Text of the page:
Godwin Etakibuebu; a Veteran Nigerian Journalist, known on air as The Guru, has been in the pen-pushing business for over Forty years. He has, over the years, created and sustained a very dedicated clientele of followers and listeners around the globe, regularly pushing words of wisdom/understanding/knowledge; cast on stone, across his various media platforms.
The Guru promised his followers and listeners last week that he would, henceforth, be uploading three of his most popular creations – Historical Perspective, Periscope and Knowledge Dropbox, on his website: www.godwintheguru.com, on weekly basis.
Here, in fulfilment of the promise, and coming in The Guru’s Knowledge Dropbox, is the boldly confirmation of Nigerian first female Senator; iyalode Wuraola Adepeju Esan – she is Nigerian first female Senator.
This confirmation comes with the clarification that while Wuraola Esan was the first female Senator, through Selection, by the provision of the Nigerian 1959 Constitution, Franca Afegbua was the first Nigerian female Senator elected, in accordance with the 1979 Nigerian Constitution.
Nigerian’s first female Senator was Iyalode Wuraola Adepeju Esan, and not Franca Afegbua
Sixty years ago, a Yoruba woman – Wuraola Esan, became the first woman in pre- and post-independence Nigeria to be a member of the Nigerian Senate. Esan was one of a handful of Nigerian women actively involved in politics at the time.
Although women were actively involved in political activities in the southern part of Nigeria. They were seen more as agents of mobilization for garnering the support of other women to vote in elections.
Before Esan’s rise to national political prominence, Funmilayo Ransome-Kuti, the fearless activist, ran for a seat in the Western Region Assembly as the candidate of the National Council of Nigeria and Cameroon (NCNC) in 1951. She lost.
Esan was from Ibadan, and she joined partisan politics in the 1950s as a member of the Action Group (AG) after working as a schoolteacher and advocate for women education and empowerment. In 1958, she was elected to the Ibadan Urban District Council.
The AG was the ruling party in the Western Region at the time and it was also home to two former Premiers of the region, Chief Obafemi Awolowo and Chief Samuel Ladoke Akintola as well as other prominent Yoruba political leaders. The party was seen as a pan-Yoruba political group and with this sentiment it dominated politics in the region for a long time before the relationship between Awolowo and Akintola went sour.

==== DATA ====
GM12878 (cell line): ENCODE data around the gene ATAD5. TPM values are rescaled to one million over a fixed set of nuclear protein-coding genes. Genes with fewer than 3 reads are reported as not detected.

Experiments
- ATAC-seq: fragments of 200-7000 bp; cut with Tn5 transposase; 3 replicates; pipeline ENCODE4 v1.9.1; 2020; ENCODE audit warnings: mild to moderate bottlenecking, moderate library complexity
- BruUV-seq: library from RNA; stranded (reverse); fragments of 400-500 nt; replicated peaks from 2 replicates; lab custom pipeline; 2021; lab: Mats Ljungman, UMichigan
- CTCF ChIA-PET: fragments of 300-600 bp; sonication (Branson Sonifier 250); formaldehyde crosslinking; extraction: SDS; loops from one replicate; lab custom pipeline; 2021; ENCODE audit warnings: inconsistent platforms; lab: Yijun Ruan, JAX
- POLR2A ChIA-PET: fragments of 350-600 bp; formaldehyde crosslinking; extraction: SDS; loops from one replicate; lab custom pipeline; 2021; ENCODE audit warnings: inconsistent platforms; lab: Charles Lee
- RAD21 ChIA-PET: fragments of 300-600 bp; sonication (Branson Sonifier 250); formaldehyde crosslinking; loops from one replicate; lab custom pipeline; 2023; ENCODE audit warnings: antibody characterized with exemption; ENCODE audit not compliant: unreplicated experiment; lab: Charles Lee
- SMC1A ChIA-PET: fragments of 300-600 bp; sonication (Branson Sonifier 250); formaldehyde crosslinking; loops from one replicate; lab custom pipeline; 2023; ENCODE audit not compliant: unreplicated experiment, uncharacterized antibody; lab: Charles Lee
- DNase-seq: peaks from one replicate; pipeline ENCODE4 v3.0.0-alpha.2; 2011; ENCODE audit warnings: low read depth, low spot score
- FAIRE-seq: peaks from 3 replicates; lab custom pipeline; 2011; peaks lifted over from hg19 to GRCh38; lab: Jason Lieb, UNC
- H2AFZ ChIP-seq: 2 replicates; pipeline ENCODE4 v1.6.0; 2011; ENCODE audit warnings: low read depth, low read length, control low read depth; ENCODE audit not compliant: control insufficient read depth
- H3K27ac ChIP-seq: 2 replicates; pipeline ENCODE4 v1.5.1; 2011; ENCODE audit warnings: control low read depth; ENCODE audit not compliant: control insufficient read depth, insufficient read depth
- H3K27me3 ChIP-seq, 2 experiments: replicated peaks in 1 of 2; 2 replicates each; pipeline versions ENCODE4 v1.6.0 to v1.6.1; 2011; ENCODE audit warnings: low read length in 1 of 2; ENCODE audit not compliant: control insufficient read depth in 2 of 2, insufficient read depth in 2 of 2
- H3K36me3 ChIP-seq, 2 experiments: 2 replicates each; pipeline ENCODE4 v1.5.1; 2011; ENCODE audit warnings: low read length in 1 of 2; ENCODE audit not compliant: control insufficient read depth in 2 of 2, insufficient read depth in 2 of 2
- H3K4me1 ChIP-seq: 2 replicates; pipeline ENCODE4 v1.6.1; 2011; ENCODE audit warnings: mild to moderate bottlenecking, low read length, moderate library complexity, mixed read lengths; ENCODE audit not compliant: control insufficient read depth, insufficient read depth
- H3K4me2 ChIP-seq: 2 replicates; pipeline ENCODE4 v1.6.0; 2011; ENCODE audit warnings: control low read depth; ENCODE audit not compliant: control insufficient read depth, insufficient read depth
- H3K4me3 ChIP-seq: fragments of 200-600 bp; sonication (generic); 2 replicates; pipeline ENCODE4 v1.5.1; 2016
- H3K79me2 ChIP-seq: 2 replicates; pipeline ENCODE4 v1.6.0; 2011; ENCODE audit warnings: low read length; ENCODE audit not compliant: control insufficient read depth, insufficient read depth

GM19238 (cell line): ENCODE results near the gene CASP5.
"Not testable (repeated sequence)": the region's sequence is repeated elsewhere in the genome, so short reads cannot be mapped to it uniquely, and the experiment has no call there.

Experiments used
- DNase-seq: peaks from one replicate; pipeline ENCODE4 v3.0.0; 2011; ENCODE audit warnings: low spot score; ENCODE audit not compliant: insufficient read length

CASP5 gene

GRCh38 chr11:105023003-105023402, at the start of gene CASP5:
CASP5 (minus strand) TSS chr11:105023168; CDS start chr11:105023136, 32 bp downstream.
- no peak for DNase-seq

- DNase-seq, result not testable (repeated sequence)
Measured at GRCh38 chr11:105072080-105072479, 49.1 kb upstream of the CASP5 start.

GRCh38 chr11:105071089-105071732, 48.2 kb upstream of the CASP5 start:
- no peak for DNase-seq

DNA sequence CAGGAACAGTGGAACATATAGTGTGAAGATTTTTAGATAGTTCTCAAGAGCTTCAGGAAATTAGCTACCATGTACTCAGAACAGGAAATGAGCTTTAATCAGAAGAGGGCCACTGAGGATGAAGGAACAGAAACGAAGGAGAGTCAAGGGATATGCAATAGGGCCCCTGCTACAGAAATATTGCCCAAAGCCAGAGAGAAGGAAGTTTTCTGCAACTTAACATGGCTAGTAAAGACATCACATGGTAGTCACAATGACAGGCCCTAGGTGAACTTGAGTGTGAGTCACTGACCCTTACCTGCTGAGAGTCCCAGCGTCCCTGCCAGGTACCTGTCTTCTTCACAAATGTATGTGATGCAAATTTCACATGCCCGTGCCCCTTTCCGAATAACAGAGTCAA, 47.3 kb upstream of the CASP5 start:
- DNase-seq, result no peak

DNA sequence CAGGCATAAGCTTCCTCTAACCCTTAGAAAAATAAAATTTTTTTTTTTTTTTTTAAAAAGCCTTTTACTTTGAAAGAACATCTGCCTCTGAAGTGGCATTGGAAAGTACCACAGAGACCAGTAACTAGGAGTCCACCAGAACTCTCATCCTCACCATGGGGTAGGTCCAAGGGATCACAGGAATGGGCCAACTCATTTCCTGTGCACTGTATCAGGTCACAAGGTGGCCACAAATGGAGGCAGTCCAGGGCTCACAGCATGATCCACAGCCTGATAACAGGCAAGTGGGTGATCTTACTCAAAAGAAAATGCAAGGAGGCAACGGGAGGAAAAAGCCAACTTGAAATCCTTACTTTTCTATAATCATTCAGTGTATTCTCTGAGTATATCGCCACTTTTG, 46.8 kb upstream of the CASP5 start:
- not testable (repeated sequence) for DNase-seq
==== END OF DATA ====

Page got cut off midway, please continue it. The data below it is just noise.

Esan was born in 1909 in Calabar, present day Cross River State to Chief Thomas Adeogun Ojo a veteran of the First World War and a forestry officer and Madam Ajike Ojo Aina popularly called Iya Gbogbo (mother of all), a self-made businesswoman.
She was first educated at the Sacred Heart Covenant, Ibadan. She later went to Sacred Heart Covenant School in Calabar and Baptist Girls College, Idi-Aba, Abeokuta, Ogun State, and the United Missionary College where she was trained as a Teacher. This qualified her to take up a teaching job as a domestic science teacher at a missionary training school in Akure. She married Victor Esan a civil servant at the Ibadan City Council in 1938 and they had four children.
As an educationist, in 1944, she established the Ibadan People’s Girls Grammar School in Molete to educate women in different subjects including domestic science. Before politics, she had distinguished herself based on her philosophy that a woman has to be twice as effective and efficient as a man to get recognition in a society where women were seen as second fiddle. With this philosophy she was first among equals.
How she got to the Senate:
Esan’s emergence as a Senator was not by election but by appointment. In the 1959 constitution becoming a member of the Nigerian Senate was by appointment. Section 37 of the 1959 Constitution states that the Senate shall consist of:
(a) twelve Senators representing each Region, who shall be selected at a joint sitting of the legislative houses of that Region from among persons nominated by the Governor;
(b) four Senators representing the Federal territory (Lagos); and
(c) four Senators selected by the Governor-General, acting in accordance with the advice of the Prime Minister.